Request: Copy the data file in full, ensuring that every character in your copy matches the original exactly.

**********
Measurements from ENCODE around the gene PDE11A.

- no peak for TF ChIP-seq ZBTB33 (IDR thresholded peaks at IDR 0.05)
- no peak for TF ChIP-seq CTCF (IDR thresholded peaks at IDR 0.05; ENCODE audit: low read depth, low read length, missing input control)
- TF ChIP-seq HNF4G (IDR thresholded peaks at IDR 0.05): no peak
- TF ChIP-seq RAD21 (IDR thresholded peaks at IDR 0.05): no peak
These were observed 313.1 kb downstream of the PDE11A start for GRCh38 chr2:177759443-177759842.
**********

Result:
Measurements from ENCODE around the gene PDE11A.

- no peak for TF ChIP-seq ZBTB33 (IDR thresholded peaks at IDR 0.05)
- no peak for TF ChIP-seq CTCF (IDR thresholded peaks at IDR 0.05; ENCODE audit: low read depth, low read length, missing input control)
- TF ChIP-seq HNF4G (IDR thresholded peaks at IDR 0.05): no peak
- TF ChIP-seq RAD21 (IDR thresholded peaks at IDR 0.05): no peak
These were observed 313.1 kb downstream of the PDE11A start for GRCh38 chr2:177759443-177759842.